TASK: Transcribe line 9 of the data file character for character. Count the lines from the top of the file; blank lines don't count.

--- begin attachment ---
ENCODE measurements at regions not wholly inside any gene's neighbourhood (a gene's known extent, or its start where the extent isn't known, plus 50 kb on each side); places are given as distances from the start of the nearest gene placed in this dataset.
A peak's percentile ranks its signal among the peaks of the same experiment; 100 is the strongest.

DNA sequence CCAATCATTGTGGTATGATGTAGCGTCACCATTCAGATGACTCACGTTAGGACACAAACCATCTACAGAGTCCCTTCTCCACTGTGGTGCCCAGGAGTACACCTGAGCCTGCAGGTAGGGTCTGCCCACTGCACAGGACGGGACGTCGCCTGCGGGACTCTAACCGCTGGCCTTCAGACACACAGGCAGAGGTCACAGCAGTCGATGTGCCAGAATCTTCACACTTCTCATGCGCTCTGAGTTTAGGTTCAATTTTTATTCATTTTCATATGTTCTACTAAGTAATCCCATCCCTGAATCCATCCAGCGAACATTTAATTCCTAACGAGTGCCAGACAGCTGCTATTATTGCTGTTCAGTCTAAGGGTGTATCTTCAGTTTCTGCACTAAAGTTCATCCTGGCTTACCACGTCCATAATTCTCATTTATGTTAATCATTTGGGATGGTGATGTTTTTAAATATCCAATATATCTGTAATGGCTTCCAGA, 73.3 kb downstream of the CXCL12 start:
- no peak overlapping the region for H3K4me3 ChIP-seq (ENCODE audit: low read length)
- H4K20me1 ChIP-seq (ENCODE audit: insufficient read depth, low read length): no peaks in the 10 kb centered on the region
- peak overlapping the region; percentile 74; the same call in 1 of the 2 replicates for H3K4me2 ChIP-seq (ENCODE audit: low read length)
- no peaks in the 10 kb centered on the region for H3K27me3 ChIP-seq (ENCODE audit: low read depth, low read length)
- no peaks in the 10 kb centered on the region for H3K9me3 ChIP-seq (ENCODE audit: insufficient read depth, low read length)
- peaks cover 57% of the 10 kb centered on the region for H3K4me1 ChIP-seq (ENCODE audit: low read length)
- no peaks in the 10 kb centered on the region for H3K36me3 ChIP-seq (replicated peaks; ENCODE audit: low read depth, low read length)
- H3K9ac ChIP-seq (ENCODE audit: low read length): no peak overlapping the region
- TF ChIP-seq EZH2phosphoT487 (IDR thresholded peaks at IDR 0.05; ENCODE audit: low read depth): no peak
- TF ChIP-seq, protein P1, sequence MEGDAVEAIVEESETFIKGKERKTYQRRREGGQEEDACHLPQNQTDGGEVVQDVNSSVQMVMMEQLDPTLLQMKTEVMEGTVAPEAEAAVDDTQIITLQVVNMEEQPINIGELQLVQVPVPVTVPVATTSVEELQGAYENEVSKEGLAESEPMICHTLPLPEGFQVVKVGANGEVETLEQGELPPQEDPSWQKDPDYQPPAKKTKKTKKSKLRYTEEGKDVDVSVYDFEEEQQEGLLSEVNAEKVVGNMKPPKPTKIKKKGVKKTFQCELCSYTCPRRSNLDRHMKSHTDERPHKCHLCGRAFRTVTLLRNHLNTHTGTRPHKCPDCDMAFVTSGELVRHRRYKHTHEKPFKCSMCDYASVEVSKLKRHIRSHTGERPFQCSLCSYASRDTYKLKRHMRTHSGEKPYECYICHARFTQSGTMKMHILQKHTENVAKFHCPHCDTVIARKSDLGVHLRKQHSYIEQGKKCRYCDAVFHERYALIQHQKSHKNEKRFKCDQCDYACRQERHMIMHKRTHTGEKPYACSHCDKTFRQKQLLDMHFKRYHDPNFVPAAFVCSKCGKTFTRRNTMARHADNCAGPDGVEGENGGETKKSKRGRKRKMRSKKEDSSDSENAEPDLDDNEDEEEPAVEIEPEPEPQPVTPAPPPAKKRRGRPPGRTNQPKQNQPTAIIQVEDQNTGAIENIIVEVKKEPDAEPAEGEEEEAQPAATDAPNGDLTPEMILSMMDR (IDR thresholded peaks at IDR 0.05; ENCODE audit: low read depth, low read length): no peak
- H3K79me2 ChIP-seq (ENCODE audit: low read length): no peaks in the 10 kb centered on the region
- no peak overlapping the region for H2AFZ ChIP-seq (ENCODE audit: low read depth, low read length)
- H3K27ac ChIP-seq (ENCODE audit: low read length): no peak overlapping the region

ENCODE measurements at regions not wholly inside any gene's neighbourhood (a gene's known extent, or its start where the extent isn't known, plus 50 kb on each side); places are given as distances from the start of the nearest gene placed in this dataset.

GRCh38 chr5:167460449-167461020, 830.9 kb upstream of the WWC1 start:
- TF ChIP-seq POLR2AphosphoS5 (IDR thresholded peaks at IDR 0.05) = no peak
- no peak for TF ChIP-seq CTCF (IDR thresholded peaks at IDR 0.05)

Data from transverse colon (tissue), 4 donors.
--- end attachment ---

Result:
- peaks cover 57% of the 10 kb centered on the region for H3K4me1 ChIP-seq (ENCODE audit: low read length)